Stop worrying about your water breaking. Seriously. Do not envision a sudden gush at the grocery store or soaking your work pants at the office. The reality is that only 1 in 10 women has her water break before she's in very active labor. Of that 10%, it only makes sense that a good bit of time it happens at home. The likelihood of having a huge public display is rather slim. Here's what else you should remember-- everyone can tell you're pregnant by now. If your water breaks, they'll want to help you. There's no shame in it.
If you are one of the ten percent whose water breaks spontaneously, you should be aware of this- they may ask you at the hospital if you're sure you didn't just "wet yourself". Don't be shocked by this. Also don't be surprised if you find yourself suddenly questioning yourself and wondering, "Oh, dear heavens, what if I did just wet myself? What if I came to the hospital because I wet my pants??" It's all good. They'll test the fluid either way. Urine is acidic. Amniotic fluid is basic. The litmus paper will tell the tale. If it's blue? You've earned yourself a ticket to get checked in.
Here's some awesome news for you- if your baby arrives at any time from this point on, the odds are very much in her favor. Babies born at 28 weeks and beyond tend to do quite well. That is not to say anyone wants to see that baby of yours before she's completely ready to be born. But it's a comfort to know that you've made it past the riskiest stretch..
Your doctor's appointments are getting interesting- and frequent- now! You probably go every week or at least every two weeks. As you move into the last month, your doctor or midwife may want to "check you". This is not particularly painful or particularly dangerous. It's also not particularly helpful. It can seem really interesting at the time but the simple fact is- especially with your first baby- you can walk around 90% effaced and 3 cm dilated for a good month or so... ask me how I know. Do what you want with that one. Just don't go getting all excited and thinking that a baby is right around the corner the moment your cervix starts to do anything. It can take your body a little while to get all set and ready. It'll get there. Knowing how close or how far you are won't change things but, if you enjoy the knowing, then go for it.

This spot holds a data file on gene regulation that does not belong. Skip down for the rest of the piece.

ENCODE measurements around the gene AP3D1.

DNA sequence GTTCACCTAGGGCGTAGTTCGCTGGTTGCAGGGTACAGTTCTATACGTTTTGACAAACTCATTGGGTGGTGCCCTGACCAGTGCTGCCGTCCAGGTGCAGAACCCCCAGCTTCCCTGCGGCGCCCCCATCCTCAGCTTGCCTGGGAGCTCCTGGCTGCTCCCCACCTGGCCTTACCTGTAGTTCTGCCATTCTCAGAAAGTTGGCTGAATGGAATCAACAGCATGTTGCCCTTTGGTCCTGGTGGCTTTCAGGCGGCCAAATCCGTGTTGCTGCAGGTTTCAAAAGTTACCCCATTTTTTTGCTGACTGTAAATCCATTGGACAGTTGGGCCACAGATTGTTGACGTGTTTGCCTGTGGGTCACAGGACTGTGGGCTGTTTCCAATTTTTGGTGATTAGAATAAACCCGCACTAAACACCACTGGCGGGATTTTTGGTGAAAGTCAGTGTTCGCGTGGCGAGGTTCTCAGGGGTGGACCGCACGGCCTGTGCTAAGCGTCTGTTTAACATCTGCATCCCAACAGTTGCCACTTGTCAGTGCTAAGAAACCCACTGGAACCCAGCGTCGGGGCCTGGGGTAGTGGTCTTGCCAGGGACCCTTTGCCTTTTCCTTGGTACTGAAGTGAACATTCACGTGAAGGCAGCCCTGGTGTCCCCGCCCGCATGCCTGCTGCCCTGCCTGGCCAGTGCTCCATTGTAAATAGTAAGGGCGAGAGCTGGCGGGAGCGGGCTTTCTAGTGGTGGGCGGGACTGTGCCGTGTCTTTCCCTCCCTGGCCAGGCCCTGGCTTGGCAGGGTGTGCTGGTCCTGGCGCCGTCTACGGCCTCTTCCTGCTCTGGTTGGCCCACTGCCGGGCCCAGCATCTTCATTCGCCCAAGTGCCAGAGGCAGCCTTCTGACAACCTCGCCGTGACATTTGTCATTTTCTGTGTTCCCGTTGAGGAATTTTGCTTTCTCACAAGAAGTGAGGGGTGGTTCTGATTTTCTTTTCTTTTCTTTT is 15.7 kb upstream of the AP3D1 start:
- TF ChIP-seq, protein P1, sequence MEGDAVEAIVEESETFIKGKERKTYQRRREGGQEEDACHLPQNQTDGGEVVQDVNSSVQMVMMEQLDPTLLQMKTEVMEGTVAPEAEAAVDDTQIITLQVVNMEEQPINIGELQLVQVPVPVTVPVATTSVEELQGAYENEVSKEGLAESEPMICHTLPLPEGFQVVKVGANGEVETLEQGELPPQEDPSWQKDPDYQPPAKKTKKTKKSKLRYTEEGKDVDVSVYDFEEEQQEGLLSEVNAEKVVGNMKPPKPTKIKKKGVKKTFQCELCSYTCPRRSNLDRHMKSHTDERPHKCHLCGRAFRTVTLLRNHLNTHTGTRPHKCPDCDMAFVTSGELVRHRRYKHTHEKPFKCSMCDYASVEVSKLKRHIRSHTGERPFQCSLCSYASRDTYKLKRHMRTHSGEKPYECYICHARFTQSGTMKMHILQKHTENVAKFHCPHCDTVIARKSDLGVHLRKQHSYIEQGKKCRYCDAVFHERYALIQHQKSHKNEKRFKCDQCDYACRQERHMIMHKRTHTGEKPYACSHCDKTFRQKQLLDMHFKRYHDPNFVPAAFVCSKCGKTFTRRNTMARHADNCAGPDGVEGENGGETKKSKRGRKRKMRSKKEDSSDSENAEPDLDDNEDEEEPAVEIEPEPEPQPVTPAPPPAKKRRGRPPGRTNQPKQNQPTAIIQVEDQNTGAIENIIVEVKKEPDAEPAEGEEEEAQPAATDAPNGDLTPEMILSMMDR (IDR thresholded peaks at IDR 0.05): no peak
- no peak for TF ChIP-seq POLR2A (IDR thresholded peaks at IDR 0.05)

The big day is getting SO close now! Congrats to you! This last month will feel very long, most likely, and it won't help that everyone else will talk about how your pregnancy has "flown by!"
Pretty soon, I'll write to you all about your due date... and maybe even beyond.
Take good care of yourself, New Mommy. You're doing great. You're doing God's work, growing this precious new life inside of you, and that's a blessing to be sure. Enjoy all those kicks and somersaults-- there is little in this world as joyful as that feeling.
Wishing you all the best,
Your been-there-done-that Mommy friend,